How to apply for a public path order

You should read the guidance page carefully before completing the application form.

Applications cannot be dealt with unless all appropriate sections of the form are completed and signed. The form must be submitted with the following:

  1. An extract from a current edition of an Ordnance Survey map (scale 1:2500) showing the definitive line of the path by means of a bold black line and the line of the proposed diversion by a broken black line. The map should be endorsed “Reproduced from (based upon) the [DATE] Ordnance Survey 1:2500 scale map with the sanction of the Controller of HMSO. Crown Copyright.” (An extract from the relevant O.S. map can be provided on request).
  2. Proof of ownership of the land crossed by the path or bridleway, for example a copy of title deeds. In the case of a lessee or tenant of land crossed by the path, a copy of the lease or tenancy agreement.
  3. Written consent of all other parties with an interest in the land over which the footpath or bridleway passes or is to be stopped-up (such as the owner, lessee or occupier). In cases where this is applicable, please fill in the relevant section at the end of the application form.

There is a non-refundable fee for processing public path orders:

  • £1,644.75 (plus VAT) if there are no objections or objections are withdrawn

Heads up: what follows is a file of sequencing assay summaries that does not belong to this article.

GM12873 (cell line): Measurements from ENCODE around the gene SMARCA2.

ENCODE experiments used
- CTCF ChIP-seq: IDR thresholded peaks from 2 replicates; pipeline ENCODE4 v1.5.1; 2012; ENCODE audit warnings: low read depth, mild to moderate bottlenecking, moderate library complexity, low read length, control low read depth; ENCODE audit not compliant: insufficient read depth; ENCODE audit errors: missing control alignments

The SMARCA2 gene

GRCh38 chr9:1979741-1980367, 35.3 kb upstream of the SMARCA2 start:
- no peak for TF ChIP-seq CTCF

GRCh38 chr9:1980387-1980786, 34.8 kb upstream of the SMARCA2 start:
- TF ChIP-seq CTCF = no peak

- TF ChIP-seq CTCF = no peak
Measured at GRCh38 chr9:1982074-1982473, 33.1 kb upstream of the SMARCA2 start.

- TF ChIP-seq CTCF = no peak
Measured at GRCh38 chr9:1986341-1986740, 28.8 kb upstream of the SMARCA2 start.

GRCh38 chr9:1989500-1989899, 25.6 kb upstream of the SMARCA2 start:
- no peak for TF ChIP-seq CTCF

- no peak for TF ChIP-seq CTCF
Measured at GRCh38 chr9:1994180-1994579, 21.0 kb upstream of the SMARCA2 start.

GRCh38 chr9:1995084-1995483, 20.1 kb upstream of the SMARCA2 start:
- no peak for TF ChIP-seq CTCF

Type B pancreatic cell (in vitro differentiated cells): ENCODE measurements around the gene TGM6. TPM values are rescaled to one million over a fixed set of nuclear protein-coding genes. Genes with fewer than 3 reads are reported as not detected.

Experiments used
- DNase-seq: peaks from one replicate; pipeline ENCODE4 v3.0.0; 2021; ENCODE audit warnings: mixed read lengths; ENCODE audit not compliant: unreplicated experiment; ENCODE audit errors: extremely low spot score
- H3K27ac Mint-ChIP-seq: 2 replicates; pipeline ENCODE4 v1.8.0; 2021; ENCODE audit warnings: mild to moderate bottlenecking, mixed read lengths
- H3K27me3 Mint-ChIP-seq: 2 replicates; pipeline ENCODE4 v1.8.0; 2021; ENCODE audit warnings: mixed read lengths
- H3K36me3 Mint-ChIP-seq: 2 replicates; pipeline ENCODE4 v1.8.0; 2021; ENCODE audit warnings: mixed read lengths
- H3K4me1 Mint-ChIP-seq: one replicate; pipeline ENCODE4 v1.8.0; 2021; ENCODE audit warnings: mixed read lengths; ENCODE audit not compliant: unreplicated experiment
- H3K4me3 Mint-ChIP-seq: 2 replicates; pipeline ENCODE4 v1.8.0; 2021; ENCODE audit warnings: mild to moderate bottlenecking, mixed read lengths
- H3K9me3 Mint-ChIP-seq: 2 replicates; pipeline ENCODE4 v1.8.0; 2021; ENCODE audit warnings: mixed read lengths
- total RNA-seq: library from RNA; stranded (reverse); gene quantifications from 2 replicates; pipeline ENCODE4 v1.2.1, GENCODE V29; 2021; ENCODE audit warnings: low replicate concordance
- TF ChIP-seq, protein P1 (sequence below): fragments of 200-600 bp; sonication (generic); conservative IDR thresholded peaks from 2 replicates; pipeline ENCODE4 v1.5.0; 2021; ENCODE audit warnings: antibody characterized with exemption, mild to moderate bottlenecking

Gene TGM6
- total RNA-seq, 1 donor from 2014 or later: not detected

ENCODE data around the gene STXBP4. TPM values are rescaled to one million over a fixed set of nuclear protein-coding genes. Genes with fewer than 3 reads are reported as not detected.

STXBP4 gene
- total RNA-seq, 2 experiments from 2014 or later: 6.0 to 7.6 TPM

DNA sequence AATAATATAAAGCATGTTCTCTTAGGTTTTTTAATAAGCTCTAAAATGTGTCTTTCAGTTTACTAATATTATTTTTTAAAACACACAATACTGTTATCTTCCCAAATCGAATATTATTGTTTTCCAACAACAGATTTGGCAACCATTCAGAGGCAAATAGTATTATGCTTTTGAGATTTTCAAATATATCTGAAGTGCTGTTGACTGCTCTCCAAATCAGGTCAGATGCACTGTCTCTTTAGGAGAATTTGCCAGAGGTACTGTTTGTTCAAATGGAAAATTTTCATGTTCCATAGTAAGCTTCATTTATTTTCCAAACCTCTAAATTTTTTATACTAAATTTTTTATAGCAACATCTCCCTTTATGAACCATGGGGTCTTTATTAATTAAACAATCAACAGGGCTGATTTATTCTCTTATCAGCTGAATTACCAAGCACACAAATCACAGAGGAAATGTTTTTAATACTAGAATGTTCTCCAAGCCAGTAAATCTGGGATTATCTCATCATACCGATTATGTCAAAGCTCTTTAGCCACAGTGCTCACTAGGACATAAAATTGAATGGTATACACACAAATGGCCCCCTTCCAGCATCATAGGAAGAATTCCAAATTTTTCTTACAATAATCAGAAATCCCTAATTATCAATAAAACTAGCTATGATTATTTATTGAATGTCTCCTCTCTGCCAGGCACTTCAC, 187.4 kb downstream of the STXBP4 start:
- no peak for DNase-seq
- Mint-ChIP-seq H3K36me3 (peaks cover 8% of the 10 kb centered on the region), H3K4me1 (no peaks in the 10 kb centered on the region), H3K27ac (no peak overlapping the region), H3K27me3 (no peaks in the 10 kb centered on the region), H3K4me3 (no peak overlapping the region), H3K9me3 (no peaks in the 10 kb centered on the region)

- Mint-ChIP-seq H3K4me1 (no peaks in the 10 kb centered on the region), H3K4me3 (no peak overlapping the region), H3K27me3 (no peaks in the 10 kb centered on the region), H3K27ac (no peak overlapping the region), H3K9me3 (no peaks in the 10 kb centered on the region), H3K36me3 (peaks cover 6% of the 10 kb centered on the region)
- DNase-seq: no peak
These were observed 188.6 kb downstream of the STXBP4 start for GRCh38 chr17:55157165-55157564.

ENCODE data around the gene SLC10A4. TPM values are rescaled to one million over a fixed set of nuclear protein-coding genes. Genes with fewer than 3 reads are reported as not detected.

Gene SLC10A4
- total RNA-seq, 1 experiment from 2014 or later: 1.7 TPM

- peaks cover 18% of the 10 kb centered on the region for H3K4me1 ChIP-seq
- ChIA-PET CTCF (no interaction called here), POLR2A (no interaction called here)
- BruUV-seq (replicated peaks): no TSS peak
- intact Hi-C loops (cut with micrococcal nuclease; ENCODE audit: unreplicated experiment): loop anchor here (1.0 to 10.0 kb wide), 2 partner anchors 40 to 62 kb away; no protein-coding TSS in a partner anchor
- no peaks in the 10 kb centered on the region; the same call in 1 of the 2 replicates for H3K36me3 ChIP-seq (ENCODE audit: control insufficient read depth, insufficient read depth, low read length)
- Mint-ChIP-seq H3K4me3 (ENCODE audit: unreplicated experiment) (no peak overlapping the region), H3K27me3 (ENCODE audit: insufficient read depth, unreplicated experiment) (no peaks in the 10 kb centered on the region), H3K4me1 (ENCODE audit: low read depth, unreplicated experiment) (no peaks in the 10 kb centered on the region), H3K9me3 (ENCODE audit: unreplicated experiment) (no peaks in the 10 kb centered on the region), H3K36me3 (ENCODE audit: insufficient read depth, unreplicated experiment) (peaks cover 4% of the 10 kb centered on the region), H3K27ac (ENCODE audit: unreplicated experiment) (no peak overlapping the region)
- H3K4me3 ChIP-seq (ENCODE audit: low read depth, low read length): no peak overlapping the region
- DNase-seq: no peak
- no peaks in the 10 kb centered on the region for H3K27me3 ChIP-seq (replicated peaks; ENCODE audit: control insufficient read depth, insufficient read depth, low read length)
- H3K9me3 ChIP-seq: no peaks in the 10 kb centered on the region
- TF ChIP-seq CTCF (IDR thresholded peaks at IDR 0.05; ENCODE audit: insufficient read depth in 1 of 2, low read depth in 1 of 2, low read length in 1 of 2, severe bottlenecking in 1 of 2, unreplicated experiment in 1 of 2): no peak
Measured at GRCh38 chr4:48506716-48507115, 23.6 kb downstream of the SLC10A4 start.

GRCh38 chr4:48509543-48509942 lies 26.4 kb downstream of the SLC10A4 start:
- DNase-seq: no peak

• £2,193 (plus VAT) if there are objections and application has to be submitted to Secretary of State 
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Modifying the definitive map and statement

Under section 53(5) of the Wildlife and Countryside Act 1981 you can apply for an order to change the definitive map and statement of public rights of way.

You should use a definitive map modification order (DMMOs) if you find evidence showing that a path or way:

  • is not recorded
  • is shown with the wrong status (e.g. a path is shown as a footpath but it should be a bridleway)
  • is shown along the wrong route
  • should not be shown on the definitive map

Anyone can apply for a DMMO and it is free of charge.

Once a surveying authority receives an application and a certificate of service of notice, it must investigate. There may be a long delay before we get back to you with our assessment of the evidence. The legislation about the establishment of public rights of way is complex. A simple application could take more than a year to complete.

How to apply to change the definitive map

Before you begin your application, read the guidance notes below. The guidance will tell you how to complete each of the forms and what happens when we receive them.

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Once you have completed the forms below, send them back to us at

If you need assistance with reading or completing the forms, please get in contact with us using the email address above or contact us on 01344 354441.